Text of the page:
Recently, my eyes have been opened to a number of issues that reside with our county’s school system. Many of the families that I have met here are planning to home school their children or send them to private school. One of those parents who send her children to private school said, “Our children will be done with school by the time they fix everything.” Nevertheless, I believe that my children can and will receive a great education in Prince George’s County and so I am here to ask you to consider research based policies for our school system.

It was while visiting schools, that I asked an administrator how much time the students have for recess. She told me 15 minutes. I was in shock. She went on to say that Prince George’s County schools require 15 minutes. I have since learned that each school has an option to allow up to 30 minutes of recess a day. However, many schools only provide the minimum. I recently spoke to a principal in Prince George’s County who increased the time of recess at her school. I learned a couple of things in my conversation with her. One is that she wants what is best for all of her students. Two, she wants her school to aim for the Bronze level for the Healthy Schools Program, which encourages at least 20 minutes of recess per day.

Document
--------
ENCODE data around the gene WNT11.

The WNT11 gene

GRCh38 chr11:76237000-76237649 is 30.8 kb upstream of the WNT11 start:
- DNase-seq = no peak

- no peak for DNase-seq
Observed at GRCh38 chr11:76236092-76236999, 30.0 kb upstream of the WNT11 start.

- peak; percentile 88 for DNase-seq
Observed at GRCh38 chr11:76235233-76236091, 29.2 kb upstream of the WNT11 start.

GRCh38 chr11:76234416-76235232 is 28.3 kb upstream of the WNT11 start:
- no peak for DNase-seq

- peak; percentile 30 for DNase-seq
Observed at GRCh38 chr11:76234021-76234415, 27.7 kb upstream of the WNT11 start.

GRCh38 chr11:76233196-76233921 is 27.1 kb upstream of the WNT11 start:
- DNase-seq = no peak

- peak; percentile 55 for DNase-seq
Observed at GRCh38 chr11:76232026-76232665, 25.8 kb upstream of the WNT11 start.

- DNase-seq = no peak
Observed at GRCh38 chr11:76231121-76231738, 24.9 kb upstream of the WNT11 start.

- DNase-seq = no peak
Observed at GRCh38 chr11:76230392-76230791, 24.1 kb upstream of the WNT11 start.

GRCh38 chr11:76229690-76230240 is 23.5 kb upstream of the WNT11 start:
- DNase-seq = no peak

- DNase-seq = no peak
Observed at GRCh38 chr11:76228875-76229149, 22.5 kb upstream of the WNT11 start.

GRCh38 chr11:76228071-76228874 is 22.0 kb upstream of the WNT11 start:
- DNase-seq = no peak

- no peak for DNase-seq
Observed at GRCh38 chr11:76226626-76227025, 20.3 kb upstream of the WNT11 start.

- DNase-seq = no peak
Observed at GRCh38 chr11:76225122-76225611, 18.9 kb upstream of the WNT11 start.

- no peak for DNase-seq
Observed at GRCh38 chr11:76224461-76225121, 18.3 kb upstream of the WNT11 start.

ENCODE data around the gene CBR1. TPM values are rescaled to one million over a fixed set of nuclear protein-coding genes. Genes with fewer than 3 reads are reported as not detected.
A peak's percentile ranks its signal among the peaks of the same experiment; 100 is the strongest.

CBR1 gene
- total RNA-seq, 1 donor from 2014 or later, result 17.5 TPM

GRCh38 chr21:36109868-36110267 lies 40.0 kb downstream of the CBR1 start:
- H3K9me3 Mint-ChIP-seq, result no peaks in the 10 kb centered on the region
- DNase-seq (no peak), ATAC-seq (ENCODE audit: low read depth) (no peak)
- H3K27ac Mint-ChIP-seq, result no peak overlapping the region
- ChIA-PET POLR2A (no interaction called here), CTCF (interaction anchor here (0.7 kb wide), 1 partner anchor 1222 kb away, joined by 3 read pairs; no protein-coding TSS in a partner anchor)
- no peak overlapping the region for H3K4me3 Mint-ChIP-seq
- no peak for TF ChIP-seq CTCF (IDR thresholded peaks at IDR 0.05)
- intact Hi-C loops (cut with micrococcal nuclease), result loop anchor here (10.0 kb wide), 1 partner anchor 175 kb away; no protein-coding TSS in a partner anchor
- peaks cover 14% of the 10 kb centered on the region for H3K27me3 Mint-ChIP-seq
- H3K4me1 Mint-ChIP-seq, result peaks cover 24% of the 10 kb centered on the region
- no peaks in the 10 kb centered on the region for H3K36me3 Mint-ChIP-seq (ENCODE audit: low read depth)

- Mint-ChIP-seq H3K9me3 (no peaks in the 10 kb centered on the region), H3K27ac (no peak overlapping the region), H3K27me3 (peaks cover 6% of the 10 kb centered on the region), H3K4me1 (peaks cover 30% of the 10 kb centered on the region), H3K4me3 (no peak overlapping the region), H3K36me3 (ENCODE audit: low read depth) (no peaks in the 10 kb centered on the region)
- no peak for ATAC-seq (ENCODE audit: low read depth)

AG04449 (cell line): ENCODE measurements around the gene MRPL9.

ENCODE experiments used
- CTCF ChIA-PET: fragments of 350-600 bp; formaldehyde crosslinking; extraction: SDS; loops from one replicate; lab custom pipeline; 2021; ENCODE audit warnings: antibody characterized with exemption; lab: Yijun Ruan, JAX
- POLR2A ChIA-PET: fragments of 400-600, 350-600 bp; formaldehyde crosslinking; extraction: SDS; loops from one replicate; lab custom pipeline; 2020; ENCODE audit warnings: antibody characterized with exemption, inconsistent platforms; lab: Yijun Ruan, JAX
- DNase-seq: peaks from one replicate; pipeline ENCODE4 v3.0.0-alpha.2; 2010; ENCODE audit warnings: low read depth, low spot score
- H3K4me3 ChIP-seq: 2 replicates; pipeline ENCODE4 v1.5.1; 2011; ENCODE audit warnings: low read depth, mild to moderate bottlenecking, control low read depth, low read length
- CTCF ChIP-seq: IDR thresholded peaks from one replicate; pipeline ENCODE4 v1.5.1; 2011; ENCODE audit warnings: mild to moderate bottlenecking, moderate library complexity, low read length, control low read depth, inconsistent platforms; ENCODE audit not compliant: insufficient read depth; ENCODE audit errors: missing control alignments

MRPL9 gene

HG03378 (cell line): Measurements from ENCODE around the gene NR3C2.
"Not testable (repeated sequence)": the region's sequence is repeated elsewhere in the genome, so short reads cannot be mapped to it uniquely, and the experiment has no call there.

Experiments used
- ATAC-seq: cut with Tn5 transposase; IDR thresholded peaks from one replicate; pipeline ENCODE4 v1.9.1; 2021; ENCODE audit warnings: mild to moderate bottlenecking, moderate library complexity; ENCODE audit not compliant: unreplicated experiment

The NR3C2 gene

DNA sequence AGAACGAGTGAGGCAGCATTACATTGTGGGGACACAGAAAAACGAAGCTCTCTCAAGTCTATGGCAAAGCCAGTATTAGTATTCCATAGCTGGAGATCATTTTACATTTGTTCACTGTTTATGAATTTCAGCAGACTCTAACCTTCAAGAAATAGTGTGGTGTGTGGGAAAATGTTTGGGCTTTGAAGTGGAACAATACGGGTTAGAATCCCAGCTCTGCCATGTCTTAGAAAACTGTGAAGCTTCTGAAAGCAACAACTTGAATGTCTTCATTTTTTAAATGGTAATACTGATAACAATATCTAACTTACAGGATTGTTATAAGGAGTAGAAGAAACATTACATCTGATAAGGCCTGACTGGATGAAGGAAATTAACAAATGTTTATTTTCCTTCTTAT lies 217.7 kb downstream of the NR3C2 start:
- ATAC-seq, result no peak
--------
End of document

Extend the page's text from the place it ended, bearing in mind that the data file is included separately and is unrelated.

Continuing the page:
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Recess: A Thing of the Past?

The following is an opinion piece written by Prince George’s County parent Li’l Dan Celdran. The views expressed here do not necessarily reflect those of the owner of this website, Prince George’s County Advocates for Better Schools, or its members.

My son attends our neighborhood school as a kindergartner this year. As a product of Prince George’s County Public Schools myself, I knew that school would be different for my son: I just didn’t realize hoIMG_6473cropw much. For instance, at the orientation I learned that his school gets only 15 minutes of recess daily (weather permitting). When I attended kindergarten, I went for a half day. We had 30 minutes for lunch, then 30 minutes for recess. We used construction paper, scissors, crayons and glue. We played “house” and dress up. We used blocks to build structures. School was fun.